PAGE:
More family-focused, Land Rover’s all-new full-size 2017 Discovery is still all about the adventure
Utah, AZ – Nearly 30 years and five generations later, the Land Rover Discovery is clearly not the same vehicle it was at the start. Yet, looking at the redesigned 2017 version, even with all its smooth lines and fancy electronics, it somehow still is.
Tradition and heritage are thrown around a lot when talking about the luxury mid-size SUV, because over the years the model has developed a legion of fans across the world for its classically handsome appearance and serious penchant for going off-road.
The Discovery retains select design elements from its predecessors, such as the characteristic angular A-pillar and flat, boxy roofline prevalent throughout the lineage. Everything else, however, either improves on prior concepts or breaks the mould entirely.
Also check out: 2015 Land Rover Discovery Sport Review
The headlamps undergo one of the most drastic changes becoming a sliver of their former selves, although they haven’t been slimmed down quite as much as the units on the Evoque. Inside, curved LED DRL’s show off the modern signature pattern. The metal mesh grille is nearly equally as skinny, not reaching down far past the bottom edge of the light housings.
The side of the SUV borrows a few items from its smaller sibling the Discovery Sport, namely the notched contrasting wheel arch flares that connect to the rest of the blackened lower bodywork.
Perhaps the biggest visual indicator of innovation and evolution on the vehicle is at the back. For the first time, Land Rover has done away with a two-piece tailgate, opting for a cleaner single-panel unit yielding a larger opening for luggage as well as more effective shelter during inclement weather. A powered cargo floor extension is included that, folded out, prevents scratches to the bodywork when loading and unloading, and acts as a handy seat to boot.
Also check out: In Pictures: 2016 Land Rover Discovery Sport HSE LUX
After my co-driver and I spent a couple of days behind the wheel covering in excess of 500 kilometres, I got to really know the interior, especially the InControl Touch Pro infotainment system. Everything from entertainment to navigation to vehicle information, down to a graphical representation of the suspension and differential movements while off-roading, is shown and manipulated via the widescreen touch-sensitive monitor.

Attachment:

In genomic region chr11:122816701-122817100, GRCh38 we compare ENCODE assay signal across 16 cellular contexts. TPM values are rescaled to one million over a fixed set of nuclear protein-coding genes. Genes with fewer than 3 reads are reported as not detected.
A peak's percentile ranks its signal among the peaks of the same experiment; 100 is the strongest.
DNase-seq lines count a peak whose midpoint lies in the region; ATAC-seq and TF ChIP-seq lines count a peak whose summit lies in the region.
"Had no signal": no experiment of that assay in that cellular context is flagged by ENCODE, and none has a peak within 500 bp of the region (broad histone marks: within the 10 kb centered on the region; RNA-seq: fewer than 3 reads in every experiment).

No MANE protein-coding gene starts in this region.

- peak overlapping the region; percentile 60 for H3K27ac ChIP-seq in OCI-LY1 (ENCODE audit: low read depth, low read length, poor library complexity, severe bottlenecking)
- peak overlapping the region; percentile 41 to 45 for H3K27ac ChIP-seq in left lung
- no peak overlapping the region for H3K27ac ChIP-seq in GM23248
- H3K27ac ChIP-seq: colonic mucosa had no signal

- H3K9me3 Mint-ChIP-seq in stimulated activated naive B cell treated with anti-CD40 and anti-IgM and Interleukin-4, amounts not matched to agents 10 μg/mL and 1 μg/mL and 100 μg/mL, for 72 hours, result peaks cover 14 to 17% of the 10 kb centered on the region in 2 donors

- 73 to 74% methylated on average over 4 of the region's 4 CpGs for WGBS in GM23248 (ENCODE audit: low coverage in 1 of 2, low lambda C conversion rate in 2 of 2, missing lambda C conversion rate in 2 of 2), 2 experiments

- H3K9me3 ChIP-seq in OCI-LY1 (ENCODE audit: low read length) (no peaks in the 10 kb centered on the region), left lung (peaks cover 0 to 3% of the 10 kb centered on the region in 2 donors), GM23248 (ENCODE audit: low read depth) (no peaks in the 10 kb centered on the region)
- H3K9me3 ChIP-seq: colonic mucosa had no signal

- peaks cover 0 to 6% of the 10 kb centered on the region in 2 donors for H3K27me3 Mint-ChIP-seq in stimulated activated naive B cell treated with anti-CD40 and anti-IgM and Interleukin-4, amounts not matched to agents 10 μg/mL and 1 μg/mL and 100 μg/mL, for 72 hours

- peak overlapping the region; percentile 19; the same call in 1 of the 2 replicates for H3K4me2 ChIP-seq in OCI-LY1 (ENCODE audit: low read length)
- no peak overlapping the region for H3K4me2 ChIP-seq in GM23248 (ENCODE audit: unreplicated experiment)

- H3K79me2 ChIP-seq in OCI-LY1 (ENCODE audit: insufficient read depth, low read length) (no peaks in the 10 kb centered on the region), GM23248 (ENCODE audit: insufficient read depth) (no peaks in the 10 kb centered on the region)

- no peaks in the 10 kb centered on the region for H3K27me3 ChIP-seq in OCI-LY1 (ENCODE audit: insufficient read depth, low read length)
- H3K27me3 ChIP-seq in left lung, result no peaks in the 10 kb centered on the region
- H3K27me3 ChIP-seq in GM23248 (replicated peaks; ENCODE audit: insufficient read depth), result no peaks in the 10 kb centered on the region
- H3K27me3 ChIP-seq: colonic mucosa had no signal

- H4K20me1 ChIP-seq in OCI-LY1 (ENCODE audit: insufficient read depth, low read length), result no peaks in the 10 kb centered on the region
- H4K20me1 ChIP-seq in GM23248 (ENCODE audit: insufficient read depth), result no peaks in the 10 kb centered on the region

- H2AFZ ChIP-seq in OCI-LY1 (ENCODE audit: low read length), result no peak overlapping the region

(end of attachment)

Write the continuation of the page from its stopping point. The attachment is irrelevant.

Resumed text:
There are seven seats in the cabin, all endlessly configurable using automatic switches. Smartphone saavy users can also download the companion app and adjust the positioning remotely on their mobile device.
Above photos: Land Rover
Under the hood: 2 Engine choices
Before getting back to talking about how the Disco performs off-road, an introduction to the powertrains. Two 3.0-litre V6s are available, one a turbocharged diesel producing 254 horsepower and 443 lb-ft of torque, the other a supercharged gasoline engine making 340 hp and 332 lb-ft of torque, both mated to ZF eight-speed automatic transmissions. The former, unsurprisingly, offers up the most low-end grunt thanks to its monster torque, but fizzles out at higher rpms and has the characteristic lumpy diesel noise, albeit subtle, under load. The latter mill with its linear delivery would be my choice for a daily driver, unless I had to frequently tow.
The absolute highlight of the trip had to be the extensive testing done off the beaten path. Boasting 282 millimetres of ground clearance — 43 more than the LR4 — nothing, as we experienced, stands in its way, be it logs, ruts or rocks. The SUV features Terrain Response 2 technology, optimizing traction for different environments like gravel, grass, snow, mud and so on. The real beauty of the system is the automatic mode capable of switching modes on the fly when the multitude of onboard sensors detects changes in surface conditions.
Land Rover has managed to accomplish a tricky task, which is to reinterpret a classic by keeping the vehicle’s well-loved attributes intact and at the same time giving it a contemporary makeover. I’d say the brand has managed the job well, and this should prove to be a good buy so long as all the complicated gadgetry stays working past warranty.
The all-new 2017 Land Rover Discovery will be sold in three trim levels: SE, HSE/HSE Td6 diesel and HSE Luxury and should hit stores by mid-2017.
Learn more – 2017 Land Rover Discovery
2017 Land Rover Discovery Specs:
Engine: 3.0L turbocharged V6 (diesel); 3.0L supercharged V6 (gasoline)
Power: 254 hp (diesel); 340 (gasoline)
Torque: 443 pound-feet (diesel); 332 pound-feet (gasoline)
Transmission: eight-speed automatic
Brakes: Four-wheel disc
Steering: Electric power-assist rack-and-pinion
Suspension: SLA suspension with twin lower links, air or coil springs, passive dampers and passive ARB (front); Integral link suspension with air or coil springs, passive dampers and passive ARB (rear)
Fuel economy, ratings (l/100km, city/highway): 13.5/11.0 (diesel); 18.0/13.5 (gasoline)
Price: $49,990 US (diesel); $37,445 US (gasoline), starting MSRP ($CAD TBA)